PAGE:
We tried to think of what it could be. One of the group remarked that it couldn't be an airplane or jet because there was no discernable shape, no sound and looked like a single, bight ball of light, like a head light pointing at you. His father is a pilot and he seemed sure that it was not a fixed winged aircraft. We had seen Forest Service spotter aircraft looking for lightening fires all day long and could hear the roar of their engines long before we could see them. We all joked that maybe this light was a UFO.
The next day, I took out my compass and topo map and plotted what I thought was the line of flight. Then I realized that the light seemed to out line the eastern side of the wild fire about 35 miles away. Maybe it was farther away than we thought. So, I told the men that it must have been Forest Service helicopter shuttling fire fighting crews or dropping water or fire retardant.
Then on Monday evening we had another sighting. This time about 9 PM, after sun set but before you could see any stars, one of the men looked up at the same spot to the east and said, "Look, the light is back!" This time we saw the same intense point of light acting like an airplane flying away. We saw it for about one minute. It certainly looked exactly like the night before, except that we didn't get to watch it for very long to notice any thing strange. There was not sound.
Tuesday the weather turned to rain and thunder storm clouds obscured the night sky. We later learned that this storm caused some small fires in a valley to the north west of our lake. In the afternoon on Wednesday, we heard a helicopter approaching. Then a large K-Max helicopter flew over our lake tugging a 300 gallon scoop. It hovered over the lake, scooped up water then made a wide turn along the ridge and flew over our camp into the hills to the north to drop water on a small fire caused by the lightening the day before. In about five minutes it returned. The third time we heard it approaching we ran down to the lake to get a close up view. We were directly under the chopper as it hovered. It was huge and make a sound so loud that my ears are still ringing. We noticed blinking lights on the tail and end of the fuselage. It made five water scooping trips.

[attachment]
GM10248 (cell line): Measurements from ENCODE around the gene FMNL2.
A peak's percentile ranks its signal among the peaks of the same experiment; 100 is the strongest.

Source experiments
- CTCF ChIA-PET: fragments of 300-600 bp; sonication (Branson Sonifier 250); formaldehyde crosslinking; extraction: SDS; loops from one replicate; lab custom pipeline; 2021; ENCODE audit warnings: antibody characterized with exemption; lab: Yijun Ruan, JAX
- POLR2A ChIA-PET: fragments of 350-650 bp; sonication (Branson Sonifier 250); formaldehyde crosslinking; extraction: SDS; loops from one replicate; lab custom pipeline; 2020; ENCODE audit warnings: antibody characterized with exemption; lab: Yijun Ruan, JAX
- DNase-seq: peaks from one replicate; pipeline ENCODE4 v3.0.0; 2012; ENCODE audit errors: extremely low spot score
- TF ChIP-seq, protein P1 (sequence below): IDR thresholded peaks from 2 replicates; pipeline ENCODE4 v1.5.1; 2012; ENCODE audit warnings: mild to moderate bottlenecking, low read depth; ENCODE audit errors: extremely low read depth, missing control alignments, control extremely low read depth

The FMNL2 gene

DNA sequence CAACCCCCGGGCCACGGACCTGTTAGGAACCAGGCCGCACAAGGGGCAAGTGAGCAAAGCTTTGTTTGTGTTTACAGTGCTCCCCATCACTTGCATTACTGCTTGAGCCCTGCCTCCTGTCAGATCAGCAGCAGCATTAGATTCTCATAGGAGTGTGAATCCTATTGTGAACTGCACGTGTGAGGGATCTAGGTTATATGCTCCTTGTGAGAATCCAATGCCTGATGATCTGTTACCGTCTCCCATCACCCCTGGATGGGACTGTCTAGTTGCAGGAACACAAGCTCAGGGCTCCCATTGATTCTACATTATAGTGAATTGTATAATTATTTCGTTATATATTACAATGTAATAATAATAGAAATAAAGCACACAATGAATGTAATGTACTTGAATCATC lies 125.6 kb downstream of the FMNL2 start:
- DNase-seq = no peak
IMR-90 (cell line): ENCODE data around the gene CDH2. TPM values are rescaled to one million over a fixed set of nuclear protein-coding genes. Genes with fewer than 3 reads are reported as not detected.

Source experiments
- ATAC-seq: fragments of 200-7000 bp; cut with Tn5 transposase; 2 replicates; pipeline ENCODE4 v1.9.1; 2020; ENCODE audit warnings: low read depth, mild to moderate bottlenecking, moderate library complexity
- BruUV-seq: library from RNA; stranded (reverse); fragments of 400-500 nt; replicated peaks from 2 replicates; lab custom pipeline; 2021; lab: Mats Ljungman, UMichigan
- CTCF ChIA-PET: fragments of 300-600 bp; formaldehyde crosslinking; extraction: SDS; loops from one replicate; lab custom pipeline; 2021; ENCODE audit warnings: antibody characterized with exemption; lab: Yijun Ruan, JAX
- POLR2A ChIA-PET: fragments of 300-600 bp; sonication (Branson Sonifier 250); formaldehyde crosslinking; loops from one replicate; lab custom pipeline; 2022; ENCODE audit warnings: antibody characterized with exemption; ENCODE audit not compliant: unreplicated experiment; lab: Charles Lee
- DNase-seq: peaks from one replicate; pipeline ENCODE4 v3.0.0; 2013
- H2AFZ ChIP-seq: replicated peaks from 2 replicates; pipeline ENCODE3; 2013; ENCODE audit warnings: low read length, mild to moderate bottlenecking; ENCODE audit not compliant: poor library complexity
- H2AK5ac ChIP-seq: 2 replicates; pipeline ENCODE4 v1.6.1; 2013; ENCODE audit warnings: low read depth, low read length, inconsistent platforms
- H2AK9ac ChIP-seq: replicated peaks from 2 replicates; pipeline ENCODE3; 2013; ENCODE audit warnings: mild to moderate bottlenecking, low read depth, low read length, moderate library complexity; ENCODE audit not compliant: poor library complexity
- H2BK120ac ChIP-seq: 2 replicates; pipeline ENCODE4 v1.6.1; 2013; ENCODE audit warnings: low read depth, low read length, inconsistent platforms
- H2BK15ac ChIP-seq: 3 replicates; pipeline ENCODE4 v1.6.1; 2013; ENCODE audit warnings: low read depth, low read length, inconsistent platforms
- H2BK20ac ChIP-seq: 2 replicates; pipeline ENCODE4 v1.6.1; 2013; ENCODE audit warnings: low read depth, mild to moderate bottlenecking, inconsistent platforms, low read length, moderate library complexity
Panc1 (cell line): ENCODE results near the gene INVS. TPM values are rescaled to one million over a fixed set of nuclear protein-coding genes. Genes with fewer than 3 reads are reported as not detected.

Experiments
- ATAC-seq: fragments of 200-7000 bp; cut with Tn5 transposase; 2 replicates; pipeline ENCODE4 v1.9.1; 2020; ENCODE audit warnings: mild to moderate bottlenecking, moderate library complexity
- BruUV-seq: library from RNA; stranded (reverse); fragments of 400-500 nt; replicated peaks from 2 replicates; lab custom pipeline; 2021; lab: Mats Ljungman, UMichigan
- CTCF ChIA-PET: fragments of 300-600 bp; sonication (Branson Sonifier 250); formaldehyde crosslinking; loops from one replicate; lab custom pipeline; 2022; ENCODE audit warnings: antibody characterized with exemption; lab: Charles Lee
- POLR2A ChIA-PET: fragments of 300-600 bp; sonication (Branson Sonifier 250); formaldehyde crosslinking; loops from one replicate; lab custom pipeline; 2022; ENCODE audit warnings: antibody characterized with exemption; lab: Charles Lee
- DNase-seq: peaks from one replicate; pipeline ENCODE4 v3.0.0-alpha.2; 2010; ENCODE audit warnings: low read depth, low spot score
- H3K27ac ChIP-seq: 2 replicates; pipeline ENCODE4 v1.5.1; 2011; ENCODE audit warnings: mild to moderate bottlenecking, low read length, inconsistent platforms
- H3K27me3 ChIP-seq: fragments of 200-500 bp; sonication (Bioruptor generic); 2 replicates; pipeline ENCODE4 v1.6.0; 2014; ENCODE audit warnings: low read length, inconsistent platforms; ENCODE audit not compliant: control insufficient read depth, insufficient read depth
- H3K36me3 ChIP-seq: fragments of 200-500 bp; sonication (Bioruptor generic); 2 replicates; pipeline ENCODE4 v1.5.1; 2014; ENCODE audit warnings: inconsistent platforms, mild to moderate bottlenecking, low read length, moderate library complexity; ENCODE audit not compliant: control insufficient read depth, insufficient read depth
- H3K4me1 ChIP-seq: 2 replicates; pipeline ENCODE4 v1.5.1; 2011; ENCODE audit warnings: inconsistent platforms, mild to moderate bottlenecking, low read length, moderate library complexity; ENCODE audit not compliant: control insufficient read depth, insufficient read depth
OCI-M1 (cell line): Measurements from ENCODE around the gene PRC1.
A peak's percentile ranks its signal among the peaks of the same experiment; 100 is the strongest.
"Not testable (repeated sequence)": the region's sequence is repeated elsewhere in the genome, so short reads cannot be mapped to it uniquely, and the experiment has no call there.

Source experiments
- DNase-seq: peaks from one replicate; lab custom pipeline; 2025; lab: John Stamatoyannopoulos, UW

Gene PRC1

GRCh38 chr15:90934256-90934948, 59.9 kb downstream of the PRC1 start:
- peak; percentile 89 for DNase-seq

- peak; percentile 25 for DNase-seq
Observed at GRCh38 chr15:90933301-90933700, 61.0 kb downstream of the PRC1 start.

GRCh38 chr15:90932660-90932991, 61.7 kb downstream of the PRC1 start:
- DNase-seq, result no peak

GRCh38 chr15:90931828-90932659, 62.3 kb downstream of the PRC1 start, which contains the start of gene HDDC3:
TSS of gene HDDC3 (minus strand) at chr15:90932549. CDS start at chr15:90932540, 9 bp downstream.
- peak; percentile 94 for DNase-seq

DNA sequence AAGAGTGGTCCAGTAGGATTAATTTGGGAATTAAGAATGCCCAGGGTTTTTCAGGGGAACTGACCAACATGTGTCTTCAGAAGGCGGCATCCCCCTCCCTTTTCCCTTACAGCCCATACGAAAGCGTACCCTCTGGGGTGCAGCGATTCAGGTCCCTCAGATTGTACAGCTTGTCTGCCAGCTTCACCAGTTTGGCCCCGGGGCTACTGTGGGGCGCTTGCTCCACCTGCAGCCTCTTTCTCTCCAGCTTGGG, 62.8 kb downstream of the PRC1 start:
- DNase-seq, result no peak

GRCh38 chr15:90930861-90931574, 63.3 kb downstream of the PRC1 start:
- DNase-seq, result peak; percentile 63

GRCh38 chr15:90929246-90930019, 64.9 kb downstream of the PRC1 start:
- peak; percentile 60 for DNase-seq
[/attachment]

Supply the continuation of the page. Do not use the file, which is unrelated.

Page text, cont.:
But, later we reflected on the contrast between the chopper and the light on Sunday and Monday nights. It seemed even more strange. Unlike the chopper, there was no sound. There were no blinking lights. It moved slow and funny. The projectile shooting out of it. That just could not be a helicopter.
We hiked out on Thursday to stay at a hotel before driving home to Seattle on Friday. The ski lodge hotel was catering breakfast and lunches for fire fighter crews because their base camp was a half mile away. As I paid our bill, I met a director of the ground crew operations and asked him questions about the type of aircraft fighting the fire. He said that they use Bell helicopters to shuttle the crews and K-Max choppers to scoop and drop water. I didn’t reveal why I was asking him all of these questions, but he ended by referring me to a forest service information officer at a head office in the town of Tonasket.
Then I asked one more question, "Do the helicopters work at night?" "Oh, no," he said. "They have to be able to see."